The amount is $904 billion -- that's how much we've spent on American military operations, including Iraq and Afghanistan, since the 9/11 attacks; 50 percent more than what was spent in Vietnam, reports the non-partisan Center for Strategic and Budgetary Assessment. Their study does not include the inestimable toll in human life. Of that money, nearly 200 billion has gone to Afghanistan, where 31,000 American troops are nearly 60 percent of the NATO peacekeeping force. When he becomes President, as promised during his campaign, Barack Obama will oversee the deployment of at least another 20,000 troops there. This has been the deadliest year for American forces in Afghanistan since the war began. Our military faces a resurgent Taliban and al-Qaeda, better trained, better armed, supported from sanctuaries in Pakistan. But in an op-ed piece in last Sunday's Washington Post, Sarah Chayes -- the former National Public Radio reporter who has lived in Kandahar province since shortly after 9/11 -- argued that America's and Afghanistan's biggest problem comes from within -- our continuing support of a corrupt and abusive Afghan government that's driving its people back into the arms of the fundamentalists. Chayes, who organized a co-op of Afghan men and women making skin care products from herbs and botanicals as an alternative to the opium poppy trade, wrote, "I hear from Westerners that corruption is intrinsic to Afghan culture, that we should not hold Afghans up to our standards. I hear that Afghanistan is a tribal place, that it has never been, and can't be, governed. But that's not what I hear from Afghans."Chayes followed up that article with an interview conducted by my colleague Bill Moyers on the latest edition of Bill Moyers Journal on PBS. She told him that the United States and its NATO allies have had to convince themselves and public opinion in each of their countries that "this is a democratically elected representative government [in] Afghanistan in order to justify the sacrifices in money and troops. But the Afghans see it differently."What they see instead, she said, is a restoration to power under President Hamid Karzai of the gunslinging, crooked warlords who were repudiated when the Taliban first started taking over vast parts of the country a few years after the Soviet withdrawal in 1989. The "appalling behavior" of officials in the current government, including rampant bribery, extortion and violence, is a serious factor in the Taliban resurgence -- it's estimated that they now have a "permanent presence" in 72 percent of the country, according to one think tank, the International Council on Security and Development.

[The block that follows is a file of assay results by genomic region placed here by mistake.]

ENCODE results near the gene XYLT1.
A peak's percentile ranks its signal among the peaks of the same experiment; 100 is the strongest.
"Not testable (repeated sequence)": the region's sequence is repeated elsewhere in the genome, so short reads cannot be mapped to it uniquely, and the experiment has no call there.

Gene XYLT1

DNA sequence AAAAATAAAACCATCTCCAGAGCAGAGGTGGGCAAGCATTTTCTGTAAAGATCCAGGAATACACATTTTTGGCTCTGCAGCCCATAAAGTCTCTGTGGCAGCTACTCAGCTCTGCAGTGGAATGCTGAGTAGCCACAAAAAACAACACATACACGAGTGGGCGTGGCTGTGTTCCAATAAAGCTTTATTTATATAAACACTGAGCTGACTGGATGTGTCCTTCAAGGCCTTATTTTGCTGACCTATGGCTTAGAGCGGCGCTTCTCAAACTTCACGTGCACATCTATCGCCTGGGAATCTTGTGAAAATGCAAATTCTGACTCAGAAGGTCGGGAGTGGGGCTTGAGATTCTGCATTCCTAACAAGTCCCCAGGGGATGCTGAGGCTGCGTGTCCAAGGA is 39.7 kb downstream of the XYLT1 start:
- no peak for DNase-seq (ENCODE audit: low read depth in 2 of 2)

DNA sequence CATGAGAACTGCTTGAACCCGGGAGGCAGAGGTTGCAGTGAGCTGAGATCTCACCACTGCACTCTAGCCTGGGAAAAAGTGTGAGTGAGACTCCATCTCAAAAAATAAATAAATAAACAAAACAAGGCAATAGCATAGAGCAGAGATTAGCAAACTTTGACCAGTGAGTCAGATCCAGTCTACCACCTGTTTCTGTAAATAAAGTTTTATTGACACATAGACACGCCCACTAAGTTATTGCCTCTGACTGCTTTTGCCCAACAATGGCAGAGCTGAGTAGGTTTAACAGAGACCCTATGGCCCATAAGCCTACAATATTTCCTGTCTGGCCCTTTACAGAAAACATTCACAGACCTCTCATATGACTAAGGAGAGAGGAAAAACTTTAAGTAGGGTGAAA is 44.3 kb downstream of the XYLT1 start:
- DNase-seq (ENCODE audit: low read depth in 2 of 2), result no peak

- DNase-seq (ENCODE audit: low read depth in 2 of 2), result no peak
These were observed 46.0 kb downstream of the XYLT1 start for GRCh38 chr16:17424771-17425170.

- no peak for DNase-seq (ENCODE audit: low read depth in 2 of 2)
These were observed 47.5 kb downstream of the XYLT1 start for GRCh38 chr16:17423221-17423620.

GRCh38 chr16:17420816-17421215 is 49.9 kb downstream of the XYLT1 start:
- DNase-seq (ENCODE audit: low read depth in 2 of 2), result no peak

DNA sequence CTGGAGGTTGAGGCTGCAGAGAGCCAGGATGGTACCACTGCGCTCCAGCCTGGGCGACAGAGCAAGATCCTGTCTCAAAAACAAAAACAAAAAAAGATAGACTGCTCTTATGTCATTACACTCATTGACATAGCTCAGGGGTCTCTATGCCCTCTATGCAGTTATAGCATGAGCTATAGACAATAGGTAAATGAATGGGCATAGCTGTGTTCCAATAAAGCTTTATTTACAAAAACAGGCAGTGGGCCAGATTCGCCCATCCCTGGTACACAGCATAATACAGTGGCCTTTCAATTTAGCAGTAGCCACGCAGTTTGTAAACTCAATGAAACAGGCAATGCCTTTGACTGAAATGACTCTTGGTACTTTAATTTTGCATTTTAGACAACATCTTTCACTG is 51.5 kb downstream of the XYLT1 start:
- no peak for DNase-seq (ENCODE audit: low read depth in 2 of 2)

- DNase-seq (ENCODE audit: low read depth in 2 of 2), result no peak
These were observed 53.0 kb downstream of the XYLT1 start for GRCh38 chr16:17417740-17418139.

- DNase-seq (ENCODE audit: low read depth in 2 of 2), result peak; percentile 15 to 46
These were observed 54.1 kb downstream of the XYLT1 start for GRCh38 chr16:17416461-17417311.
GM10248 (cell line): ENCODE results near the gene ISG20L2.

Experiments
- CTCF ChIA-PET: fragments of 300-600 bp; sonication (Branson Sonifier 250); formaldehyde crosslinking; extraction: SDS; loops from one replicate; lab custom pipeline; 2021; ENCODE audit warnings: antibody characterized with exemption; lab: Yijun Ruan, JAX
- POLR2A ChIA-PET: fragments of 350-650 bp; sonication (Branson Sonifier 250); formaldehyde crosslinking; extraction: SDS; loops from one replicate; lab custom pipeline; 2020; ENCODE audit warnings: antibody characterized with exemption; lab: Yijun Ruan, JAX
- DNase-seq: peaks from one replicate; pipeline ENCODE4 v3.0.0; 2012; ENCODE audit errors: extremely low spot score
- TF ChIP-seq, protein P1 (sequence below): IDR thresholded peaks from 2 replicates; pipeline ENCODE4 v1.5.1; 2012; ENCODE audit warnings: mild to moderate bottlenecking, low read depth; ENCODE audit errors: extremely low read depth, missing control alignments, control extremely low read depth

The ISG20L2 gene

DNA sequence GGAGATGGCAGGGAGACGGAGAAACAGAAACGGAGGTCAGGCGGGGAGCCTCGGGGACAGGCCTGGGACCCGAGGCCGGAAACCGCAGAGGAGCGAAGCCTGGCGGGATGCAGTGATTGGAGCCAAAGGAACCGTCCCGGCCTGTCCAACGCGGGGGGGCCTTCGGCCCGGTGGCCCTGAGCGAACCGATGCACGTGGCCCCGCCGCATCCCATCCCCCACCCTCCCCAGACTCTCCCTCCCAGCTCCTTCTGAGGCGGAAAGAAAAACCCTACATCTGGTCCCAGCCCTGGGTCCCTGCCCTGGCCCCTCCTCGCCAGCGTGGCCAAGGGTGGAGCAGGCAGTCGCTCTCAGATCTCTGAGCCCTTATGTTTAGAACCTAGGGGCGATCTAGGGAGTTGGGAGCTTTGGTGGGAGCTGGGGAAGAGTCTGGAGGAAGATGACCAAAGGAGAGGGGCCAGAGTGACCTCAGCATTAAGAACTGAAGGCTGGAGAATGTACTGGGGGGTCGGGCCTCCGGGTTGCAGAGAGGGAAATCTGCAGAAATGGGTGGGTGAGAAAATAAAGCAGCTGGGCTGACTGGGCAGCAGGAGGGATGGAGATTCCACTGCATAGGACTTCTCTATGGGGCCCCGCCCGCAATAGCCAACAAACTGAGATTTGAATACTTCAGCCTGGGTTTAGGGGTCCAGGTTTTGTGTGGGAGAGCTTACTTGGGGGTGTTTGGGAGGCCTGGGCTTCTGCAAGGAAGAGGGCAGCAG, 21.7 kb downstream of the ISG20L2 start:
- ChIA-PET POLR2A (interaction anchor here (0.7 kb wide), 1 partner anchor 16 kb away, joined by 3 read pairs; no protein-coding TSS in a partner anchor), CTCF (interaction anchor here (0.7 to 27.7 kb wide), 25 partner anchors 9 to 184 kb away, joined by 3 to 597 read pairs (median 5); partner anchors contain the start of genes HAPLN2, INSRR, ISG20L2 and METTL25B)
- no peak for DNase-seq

On broadcast TV (CBS) Sunday, 60 Minutes:SchwarzeneggerThe former Hollywood action star-turned California governor may be facing his most formidable foe in a $40 billion state budget gap caused by the economic decline. Scott Pelley reports.
Screening The TSAAre the hassles passengers endure at airport security checkpoints really making them safer? The Transportation Security Administration says they are, but a security adviser who has advised them says those measures are "security theater." Lesley Stahl reports. Watch Video
The OrphanageIvory is selling for nearly $1,000 a tusk, causing more elephants to be slaughtered and more orphaned babies in need of special care provided by an elephant orphanage in Kenya. Bob Simon reports.
60 Minutes, this Sunday, Dec. 21, at 7 p.m. ET/PT.